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A Diet of Treacleby Lawrence Block
Synopses & Reviews
Sex, drugs, and murder in the land of the lotus eaters.
Anita Carbone was a good girl — and it bored her.
That's why she took the long subway ride down to Greenwich Village, home of the Beats and the stoners, home to every kind of misfit and dropout and free spirit you could imagine. It was where she met Joe Milani, the troubled young war veteran with the gentle touch. But it was also where she met his drug-dealing roommate — a man whose unnatural appetites led to murder...
"Reprinted for the first time since its pseudonymous publication nearly 50 years ago, this tour of the 1950s Manhattan underworld begins with Anita, a good college girl with a bright but predictable future, who comes to Greenwich Village to find what else is out there. Block's New York is a noir wonderland, populated with junkies and beatsters (the dark predecessor to the modern hipster) spouting angular tough-guy dialogue, in which Anita plays curious, confused Alice. Down the rabbit hole, she meets Joe, an aimless loser, and his roommate, Shank, a violent drug dealer whose earnings provide them with a life of leisure. When psychopathic Shank murders a cop, however, they all go on the run toward an uncertain fate. Block effortlessly immerses himself in the mind space of Joe and Shank, reporting their world of drugs, sex and disaffection with a matter-of-factness that hits hard, all the more convincing because Block never makes an overt effort to convince. A potboiler morality play at its finest, the novel doesn't deliver much action until its last third, but the slow build of the first two will give readers the delicious (and all-too-rare) feeling that anything could happen." Publishers Weekly (Copyright Reed Business Information, Inc.)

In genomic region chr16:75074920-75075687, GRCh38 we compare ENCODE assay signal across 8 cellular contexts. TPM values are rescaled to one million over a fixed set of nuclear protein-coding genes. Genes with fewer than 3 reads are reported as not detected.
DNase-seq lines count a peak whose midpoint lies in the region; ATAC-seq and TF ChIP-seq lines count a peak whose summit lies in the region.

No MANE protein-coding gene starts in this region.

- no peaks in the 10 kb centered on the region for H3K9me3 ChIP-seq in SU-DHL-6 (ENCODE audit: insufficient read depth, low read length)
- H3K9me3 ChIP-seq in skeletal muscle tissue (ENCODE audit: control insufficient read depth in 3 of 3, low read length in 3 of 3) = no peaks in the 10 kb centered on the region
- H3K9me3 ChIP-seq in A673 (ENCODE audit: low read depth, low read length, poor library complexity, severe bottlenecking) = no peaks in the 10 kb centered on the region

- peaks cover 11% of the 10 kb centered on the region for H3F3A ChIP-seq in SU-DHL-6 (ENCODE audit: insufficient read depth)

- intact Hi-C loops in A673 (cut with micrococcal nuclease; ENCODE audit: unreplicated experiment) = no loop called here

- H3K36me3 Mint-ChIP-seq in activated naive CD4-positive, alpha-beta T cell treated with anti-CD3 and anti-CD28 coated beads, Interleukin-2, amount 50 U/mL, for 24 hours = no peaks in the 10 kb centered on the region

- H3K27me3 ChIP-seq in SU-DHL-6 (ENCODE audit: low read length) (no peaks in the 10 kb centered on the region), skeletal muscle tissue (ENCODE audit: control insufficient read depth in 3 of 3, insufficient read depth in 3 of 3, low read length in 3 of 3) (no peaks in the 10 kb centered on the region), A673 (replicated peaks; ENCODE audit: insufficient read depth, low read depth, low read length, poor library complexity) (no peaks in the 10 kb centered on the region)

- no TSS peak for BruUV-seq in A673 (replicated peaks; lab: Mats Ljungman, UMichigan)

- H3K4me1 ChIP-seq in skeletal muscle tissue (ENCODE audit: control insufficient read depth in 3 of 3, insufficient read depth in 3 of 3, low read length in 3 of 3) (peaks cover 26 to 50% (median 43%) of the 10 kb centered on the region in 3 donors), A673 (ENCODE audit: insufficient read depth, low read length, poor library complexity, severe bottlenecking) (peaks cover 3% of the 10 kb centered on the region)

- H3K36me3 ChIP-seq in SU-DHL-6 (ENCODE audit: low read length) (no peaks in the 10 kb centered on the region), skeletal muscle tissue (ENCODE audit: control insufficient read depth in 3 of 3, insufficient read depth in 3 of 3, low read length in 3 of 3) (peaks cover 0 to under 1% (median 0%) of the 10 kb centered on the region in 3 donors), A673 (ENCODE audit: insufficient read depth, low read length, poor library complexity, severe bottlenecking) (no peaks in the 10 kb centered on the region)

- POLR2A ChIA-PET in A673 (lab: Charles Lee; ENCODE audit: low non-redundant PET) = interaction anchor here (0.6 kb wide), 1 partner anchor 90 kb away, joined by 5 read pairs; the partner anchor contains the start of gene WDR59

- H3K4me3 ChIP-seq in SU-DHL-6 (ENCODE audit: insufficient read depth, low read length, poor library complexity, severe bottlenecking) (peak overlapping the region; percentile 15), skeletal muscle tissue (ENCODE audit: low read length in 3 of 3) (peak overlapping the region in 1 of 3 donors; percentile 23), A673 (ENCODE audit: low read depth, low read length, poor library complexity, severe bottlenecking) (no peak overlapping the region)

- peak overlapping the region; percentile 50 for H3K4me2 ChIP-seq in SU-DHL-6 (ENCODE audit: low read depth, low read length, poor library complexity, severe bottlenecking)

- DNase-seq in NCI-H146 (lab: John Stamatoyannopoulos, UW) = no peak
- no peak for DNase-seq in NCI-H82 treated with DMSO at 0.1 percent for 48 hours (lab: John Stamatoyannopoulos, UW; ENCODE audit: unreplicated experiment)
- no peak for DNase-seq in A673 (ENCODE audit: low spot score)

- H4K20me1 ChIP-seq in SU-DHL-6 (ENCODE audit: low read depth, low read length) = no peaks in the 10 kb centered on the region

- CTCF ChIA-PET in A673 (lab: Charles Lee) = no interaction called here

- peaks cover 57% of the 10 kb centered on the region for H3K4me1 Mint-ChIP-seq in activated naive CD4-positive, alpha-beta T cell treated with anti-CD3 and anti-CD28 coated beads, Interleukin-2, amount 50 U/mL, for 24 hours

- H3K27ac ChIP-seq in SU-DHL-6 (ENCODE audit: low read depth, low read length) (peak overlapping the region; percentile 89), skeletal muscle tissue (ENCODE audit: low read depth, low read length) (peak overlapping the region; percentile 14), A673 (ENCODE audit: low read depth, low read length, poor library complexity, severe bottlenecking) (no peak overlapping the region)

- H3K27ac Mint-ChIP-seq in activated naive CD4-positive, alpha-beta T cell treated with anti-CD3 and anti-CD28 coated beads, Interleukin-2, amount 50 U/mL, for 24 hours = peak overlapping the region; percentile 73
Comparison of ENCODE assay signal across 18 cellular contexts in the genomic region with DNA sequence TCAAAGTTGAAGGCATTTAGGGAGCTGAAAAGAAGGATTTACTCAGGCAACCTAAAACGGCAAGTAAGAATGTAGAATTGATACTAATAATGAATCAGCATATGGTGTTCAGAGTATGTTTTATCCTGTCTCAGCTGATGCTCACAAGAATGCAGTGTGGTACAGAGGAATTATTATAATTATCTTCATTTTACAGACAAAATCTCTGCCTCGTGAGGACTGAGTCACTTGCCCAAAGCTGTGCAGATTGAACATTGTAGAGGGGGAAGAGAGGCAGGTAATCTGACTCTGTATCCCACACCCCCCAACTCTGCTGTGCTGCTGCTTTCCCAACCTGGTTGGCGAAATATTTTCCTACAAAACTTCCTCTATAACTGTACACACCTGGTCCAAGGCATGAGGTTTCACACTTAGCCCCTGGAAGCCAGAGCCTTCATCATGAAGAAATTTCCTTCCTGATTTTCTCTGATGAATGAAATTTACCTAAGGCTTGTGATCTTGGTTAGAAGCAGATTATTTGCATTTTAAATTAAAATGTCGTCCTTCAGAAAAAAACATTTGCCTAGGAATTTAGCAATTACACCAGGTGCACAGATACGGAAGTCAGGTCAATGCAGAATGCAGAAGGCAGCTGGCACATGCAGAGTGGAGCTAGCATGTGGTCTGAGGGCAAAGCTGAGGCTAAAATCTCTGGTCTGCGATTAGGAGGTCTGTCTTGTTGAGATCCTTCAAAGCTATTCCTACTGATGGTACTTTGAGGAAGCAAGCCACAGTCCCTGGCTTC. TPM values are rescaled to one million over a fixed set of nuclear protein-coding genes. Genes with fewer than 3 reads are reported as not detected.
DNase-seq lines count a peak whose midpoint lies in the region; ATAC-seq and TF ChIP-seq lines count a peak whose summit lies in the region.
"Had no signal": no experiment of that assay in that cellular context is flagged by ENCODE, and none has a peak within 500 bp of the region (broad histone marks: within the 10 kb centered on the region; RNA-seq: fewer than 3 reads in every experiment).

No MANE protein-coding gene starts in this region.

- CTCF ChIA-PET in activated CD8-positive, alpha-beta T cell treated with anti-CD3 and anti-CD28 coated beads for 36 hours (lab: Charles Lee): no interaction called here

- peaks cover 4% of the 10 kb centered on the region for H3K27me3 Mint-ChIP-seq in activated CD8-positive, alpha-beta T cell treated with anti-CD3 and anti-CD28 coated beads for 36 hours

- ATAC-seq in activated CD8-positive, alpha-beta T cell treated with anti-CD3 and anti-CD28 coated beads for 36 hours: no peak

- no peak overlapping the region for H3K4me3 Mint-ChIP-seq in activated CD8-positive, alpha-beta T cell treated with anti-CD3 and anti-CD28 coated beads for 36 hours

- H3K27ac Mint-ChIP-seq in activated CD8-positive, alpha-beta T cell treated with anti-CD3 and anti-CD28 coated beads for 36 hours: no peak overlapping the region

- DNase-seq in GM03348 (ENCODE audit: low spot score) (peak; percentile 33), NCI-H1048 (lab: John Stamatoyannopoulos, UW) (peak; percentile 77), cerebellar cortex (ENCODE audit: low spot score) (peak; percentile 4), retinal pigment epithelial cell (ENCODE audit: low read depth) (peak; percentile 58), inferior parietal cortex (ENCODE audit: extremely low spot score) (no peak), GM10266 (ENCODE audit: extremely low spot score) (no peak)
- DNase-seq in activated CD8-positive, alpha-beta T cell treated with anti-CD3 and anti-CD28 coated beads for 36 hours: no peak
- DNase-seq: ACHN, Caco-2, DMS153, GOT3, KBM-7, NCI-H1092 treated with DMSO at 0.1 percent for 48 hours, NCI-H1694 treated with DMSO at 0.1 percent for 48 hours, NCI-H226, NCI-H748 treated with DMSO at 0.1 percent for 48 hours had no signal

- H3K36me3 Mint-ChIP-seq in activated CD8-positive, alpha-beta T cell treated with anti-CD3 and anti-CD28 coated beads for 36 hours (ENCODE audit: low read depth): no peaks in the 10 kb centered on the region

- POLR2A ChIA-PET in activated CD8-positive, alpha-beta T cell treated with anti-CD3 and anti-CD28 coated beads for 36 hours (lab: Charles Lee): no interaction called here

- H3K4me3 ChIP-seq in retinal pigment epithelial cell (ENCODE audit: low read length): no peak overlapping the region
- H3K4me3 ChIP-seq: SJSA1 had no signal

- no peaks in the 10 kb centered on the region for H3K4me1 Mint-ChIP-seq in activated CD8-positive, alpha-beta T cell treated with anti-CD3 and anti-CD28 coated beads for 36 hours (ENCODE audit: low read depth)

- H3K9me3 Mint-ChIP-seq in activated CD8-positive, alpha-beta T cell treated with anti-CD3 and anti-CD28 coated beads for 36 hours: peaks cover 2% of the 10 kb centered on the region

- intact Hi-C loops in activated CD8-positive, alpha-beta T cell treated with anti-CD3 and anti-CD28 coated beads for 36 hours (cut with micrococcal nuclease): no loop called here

"Exceptional....A whale of a knockout punch to the solar plexus." The New York Daily News
"Block is awfully good, with an ear for dialogue, an eye for lowlife types and a gift [for] storytelling." Los Angeles Times
"Lawrence Block is finally getting the attention he deserved." Chicago Tribune
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